Has Chrome Pushed Google over the Evil Edge?

By Clint Boulton  |  Posted 2008-12-31 Print this article Print

I promised to delve into

predictions for 2009 made by Google Operating System's Alex Chitu.

Some of them are a little geeky and obscure for my taste, but Chitu has a couple that stand out to me. One real quick: He predicts that Google's search guru Marissa Mayer will leave, which is timely considering ValleyWag's Owen Thomas furthered the rumor last night.

The most important is this gem: "Google's efforts to promote Chrome will change people's perception about Google, which will be increasingly associated with Microsoft."

He's right, but we're already there. I wrote yesterday, Dec. 30, that Google is infiltrating Gmail and other Google Web services with Chrome buttons, but the marketing is just icing on the sleaze factor.

Just the emergence of Chrome in September was a shock to the system for many people who thought they knew Google cold. Until Chrome, some people still believed that Google really, really still meant not to do evil.

One problem, though. It's hard to be the overwhelming leader in search and not be considered a monopolist, which in business is code for "evil." It's impossible to be that powerhouse, then launch a Web browser to serve as the gateway to your Web services and not be considered blackly evil.

As Chitu alludes to, Microsoft's desktop dominance, originating with Windows and extending with Internet Explorer, both bundled on the majority of the world's PCs, made the browser one of those keys to the software kingdom.

If you have a browser, you wield a great deal of influence over the Internet software market. This is because browsers, like search, attract users.

Browser makers can market other Web services in them, put extensions in them, cut deals with OEMs and other software makers, and tie them to search platforms. Browsers = control. Google + search + Chrome = the ultimate control.

Don't take it from me. I spoke with Alex Iskold, founder and CEO of AdaptiveBlue, a semantic Web software company that is doing some important work on making Web browsers more contextually relevant for users. Iskold told me:

When Google launched Chrome, I was very surprised that they did it because for the longest time, they claimed that the browser didn't matter to them. This is a complete, 180 degree turn. They were funding Firefox all this time and it was like their baby to keep the battle going and then suddenly they're doing a 180 degree turn. So to me this means a couple of things. One is that their whole search play is based on their home page and they're really scared. If somebody starts eating up into that home page. Someone like Microsoft with a default search engine with Live Search. I think they're very scared of that. The second thing is, I think they realize that in order for you to be Web-like, you need to own the browser. That's the other dirty secret. They'll tell everyone that our 'AdSense is a platform' but this makes no money for anybody. People stick it on their blogs, but how much money are they making?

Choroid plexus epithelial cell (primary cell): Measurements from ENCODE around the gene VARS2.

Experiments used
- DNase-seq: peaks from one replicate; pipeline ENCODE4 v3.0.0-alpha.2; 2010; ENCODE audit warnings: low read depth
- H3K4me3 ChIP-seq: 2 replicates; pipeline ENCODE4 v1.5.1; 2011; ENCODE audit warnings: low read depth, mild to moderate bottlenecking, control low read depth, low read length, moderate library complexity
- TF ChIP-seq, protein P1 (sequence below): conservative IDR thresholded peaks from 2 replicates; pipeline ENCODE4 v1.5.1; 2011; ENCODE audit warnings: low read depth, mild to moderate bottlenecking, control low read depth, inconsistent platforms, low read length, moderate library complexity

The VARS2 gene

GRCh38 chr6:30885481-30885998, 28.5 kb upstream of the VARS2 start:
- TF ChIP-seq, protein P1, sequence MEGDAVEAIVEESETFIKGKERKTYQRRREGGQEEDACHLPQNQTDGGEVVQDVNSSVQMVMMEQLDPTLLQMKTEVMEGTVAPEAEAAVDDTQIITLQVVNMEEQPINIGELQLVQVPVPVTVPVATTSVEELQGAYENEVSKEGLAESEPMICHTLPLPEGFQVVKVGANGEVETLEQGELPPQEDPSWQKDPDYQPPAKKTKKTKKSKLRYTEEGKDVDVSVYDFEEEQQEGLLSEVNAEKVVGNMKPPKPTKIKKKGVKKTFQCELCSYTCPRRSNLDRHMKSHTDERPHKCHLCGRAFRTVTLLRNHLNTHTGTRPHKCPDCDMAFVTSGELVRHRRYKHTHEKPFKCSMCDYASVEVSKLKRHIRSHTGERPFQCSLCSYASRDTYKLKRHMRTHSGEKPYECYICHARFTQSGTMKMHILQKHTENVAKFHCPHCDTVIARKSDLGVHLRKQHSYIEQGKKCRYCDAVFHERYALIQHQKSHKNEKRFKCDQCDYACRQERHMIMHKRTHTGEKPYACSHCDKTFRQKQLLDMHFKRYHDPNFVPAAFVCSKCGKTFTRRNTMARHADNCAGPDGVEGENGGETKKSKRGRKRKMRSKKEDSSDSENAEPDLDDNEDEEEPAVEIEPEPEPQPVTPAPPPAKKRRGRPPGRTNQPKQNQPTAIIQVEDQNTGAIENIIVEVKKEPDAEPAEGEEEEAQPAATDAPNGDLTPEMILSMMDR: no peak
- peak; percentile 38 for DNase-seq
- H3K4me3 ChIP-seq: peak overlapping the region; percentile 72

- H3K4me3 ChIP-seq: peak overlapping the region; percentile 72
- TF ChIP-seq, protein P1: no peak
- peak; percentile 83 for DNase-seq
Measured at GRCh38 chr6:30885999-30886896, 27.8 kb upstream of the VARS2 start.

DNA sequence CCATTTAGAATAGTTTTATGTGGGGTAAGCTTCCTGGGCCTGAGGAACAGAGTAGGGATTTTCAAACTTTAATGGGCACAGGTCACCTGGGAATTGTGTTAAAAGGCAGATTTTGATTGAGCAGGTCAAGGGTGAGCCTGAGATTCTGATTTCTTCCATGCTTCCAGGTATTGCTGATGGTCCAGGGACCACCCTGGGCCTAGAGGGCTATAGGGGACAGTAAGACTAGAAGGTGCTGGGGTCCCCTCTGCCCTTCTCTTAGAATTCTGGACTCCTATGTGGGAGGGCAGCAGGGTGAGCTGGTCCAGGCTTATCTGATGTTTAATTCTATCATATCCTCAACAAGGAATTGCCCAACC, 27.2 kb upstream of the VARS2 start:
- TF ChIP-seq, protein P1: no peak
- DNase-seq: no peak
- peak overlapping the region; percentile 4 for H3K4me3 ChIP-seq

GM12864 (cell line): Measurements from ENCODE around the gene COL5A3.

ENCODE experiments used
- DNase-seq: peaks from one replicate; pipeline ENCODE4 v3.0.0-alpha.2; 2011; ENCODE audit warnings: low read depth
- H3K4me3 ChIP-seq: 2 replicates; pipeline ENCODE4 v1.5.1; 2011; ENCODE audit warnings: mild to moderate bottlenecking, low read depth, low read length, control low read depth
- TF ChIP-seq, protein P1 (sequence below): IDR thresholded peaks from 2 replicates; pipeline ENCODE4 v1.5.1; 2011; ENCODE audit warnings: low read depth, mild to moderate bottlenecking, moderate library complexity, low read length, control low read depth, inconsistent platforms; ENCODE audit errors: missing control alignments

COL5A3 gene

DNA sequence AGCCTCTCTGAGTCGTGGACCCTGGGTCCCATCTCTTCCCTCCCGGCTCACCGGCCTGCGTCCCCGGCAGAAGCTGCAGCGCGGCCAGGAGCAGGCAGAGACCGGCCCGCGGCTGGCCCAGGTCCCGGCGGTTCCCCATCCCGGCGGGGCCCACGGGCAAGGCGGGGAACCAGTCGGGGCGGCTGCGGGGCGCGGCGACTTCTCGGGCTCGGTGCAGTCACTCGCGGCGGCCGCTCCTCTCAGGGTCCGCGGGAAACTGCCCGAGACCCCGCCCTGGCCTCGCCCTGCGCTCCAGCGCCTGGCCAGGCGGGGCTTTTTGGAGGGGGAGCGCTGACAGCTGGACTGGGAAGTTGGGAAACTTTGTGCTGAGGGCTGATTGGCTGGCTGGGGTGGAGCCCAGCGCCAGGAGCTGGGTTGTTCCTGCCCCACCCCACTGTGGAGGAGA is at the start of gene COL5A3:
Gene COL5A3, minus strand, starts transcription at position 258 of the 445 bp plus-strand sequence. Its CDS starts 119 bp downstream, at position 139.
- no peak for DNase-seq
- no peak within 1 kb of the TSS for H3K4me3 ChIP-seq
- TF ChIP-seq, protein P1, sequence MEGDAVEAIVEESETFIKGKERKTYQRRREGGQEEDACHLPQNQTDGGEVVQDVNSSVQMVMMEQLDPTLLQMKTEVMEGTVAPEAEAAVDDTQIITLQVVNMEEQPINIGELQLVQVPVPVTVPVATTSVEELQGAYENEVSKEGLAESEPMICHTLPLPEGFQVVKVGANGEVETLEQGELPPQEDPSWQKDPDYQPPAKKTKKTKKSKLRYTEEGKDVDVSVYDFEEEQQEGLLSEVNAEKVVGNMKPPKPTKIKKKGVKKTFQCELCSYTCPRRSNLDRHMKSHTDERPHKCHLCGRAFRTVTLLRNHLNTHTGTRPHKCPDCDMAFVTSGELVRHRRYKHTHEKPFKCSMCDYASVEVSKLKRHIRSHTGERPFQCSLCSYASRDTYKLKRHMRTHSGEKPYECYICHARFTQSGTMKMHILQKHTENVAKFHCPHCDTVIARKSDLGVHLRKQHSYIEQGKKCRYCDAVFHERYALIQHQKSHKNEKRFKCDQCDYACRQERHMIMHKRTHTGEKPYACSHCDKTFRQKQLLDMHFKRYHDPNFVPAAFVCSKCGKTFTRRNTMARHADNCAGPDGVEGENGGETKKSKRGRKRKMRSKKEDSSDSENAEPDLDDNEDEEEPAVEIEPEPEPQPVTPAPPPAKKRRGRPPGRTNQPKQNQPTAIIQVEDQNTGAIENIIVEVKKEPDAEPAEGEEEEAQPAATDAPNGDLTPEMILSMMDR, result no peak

There is great method to Iskold's rant. He added that Google can use its analysis algorithms to serve ads or some other contextual suggestion to users through Chrome. To get an idea of contextual technologies Google might turn on in Chrome, read this excellent piece Iskold posted to ReadWriteWeb Dec. 22.

For example, you might have blog plug-ins offering a contextual experience via preview technologies, or widgets that offer contextual shortcuts. Examples of this technology include Yahoo Shortcuts and AdaptiveBlue's SmartLinks.

Such technologies can only increase the stickiness of Chrome for its users, meaning Google will be in position to serve more ads to users. Imagine if Google could duplicate the ad-serving success of search on Chrome. That would be stunning, helping Google extend its lead over Web services at the expense of Microsoft, Yahoo and other rivals.

In short, Iskold and I agree that Google's creation of Chrome means the company has jumped the shark of innocence. Rail about the Google.org philanthropic unit all you want, but I think Chrome exposed Google for the power-hungry machine many of us knew it was. Chrome effectively put Google in Microsoft's league, just on the Web instead of the desktop.

Perhaps I'm wrong. Perhaps Google became evil when it claimed more than 50 percent of the world's searches. What do you think? When did Google become evil to you?

By the way, this is my last post to Google Watch for 2008. Happy New Year!

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